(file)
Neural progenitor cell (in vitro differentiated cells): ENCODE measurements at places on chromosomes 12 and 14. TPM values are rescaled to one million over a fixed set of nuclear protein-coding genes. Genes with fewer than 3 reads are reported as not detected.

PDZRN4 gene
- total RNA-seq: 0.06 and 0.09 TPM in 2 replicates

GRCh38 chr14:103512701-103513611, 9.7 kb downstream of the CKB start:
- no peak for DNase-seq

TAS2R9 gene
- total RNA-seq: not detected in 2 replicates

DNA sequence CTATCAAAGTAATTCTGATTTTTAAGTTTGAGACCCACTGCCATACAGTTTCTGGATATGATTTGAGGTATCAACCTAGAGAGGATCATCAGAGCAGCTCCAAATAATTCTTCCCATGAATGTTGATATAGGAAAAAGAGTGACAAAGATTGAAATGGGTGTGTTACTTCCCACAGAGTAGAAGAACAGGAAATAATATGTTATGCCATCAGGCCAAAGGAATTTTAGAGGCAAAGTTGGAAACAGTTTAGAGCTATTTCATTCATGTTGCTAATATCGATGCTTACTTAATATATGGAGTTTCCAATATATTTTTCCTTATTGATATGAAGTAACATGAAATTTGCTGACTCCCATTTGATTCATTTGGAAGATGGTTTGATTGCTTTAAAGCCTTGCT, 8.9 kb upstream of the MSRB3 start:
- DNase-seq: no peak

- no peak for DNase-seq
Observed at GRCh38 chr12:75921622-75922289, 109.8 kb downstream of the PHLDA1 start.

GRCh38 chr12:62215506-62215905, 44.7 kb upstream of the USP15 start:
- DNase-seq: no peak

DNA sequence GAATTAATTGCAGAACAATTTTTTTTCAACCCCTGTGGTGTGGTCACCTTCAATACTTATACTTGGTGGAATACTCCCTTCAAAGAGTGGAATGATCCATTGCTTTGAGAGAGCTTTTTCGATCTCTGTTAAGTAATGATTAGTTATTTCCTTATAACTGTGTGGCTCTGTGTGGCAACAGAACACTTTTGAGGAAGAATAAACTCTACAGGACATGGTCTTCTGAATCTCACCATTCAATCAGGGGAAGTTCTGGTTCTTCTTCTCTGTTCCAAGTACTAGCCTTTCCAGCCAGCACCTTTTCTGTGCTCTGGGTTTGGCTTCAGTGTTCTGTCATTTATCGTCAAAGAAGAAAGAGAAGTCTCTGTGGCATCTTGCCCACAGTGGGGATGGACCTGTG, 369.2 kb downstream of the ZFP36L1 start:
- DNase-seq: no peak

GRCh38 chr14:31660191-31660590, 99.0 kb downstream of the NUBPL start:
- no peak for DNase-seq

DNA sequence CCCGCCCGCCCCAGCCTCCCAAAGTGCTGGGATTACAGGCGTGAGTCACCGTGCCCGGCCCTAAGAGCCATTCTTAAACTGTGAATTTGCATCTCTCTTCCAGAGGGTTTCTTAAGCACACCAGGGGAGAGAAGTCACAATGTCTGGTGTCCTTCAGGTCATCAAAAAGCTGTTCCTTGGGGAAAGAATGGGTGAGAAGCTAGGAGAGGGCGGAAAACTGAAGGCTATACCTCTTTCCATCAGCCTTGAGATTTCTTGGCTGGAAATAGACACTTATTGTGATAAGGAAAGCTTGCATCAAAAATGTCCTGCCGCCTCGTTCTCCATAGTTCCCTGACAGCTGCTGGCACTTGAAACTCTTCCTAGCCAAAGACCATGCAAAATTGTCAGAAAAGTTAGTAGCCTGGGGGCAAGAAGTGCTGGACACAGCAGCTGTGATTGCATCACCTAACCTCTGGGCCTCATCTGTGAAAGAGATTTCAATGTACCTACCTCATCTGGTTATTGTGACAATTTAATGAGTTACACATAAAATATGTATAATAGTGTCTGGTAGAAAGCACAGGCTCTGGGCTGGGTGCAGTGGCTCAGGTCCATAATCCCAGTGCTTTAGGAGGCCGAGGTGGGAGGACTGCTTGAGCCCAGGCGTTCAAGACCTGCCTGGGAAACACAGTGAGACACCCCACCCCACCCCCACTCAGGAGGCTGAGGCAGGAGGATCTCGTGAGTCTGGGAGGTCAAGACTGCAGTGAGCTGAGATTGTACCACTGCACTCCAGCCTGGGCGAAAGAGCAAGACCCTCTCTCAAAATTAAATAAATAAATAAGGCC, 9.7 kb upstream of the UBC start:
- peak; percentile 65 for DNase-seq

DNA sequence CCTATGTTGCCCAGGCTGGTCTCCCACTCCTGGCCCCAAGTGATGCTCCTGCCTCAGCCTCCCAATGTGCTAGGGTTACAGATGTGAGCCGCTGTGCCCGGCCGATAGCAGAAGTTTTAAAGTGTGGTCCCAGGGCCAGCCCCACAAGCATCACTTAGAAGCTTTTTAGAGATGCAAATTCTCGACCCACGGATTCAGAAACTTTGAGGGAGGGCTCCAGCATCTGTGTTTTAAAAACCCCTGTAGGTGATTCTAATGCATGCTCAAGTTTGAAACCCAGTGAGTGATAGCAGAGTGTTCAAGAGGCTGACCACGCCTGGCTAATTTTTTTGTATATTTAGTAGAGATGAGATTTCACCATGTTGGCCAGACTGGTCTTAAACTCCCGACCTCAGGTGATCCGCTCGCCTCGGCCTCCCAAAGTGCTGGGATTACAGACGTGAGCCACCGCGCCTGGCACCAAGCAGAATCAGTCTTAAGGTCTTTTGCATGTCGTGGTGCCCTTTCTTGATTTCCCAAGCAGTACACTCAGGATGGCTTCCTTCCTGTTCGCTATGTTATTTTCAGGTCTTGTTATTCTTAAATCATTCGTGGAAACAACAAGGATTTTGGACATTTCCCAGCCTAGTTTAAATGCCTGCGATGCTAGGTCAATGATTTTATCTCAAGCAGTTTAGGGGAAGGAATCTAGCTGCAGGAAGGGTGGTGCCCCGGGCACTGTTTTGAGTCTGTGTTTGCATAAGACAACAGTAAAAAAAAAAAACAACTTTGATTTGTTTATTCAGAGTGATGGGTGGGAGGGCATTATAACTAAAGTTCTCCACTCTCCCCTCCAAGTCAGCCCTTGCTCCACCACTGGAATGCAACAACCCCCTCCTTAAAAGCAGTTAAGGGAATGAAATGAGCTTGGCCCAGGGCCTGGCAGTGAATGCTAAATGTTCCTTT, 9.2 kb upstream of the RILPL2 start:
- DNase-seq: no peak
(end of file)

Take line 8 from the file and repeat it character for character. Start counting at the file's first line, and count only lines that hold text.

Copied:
DNA sequence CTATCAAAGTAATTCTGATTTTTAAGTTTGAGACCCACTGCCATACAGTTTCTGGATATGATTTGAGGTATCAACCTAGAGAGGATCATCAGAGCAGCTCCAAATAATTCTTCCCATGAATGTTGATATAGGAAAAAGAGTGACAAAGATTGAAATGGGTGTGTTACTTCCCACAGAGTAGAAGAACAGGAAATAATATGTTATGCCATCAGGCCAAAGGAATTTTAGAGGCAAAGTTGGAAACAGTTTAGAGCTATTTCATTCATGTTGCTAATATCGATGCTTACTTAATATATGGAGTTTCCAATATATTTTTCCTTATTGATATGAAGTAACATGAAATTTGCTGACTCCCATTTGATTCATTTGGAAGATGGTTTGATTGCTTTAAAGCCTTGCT, 8.9 kb upstream of the MSRB3 start: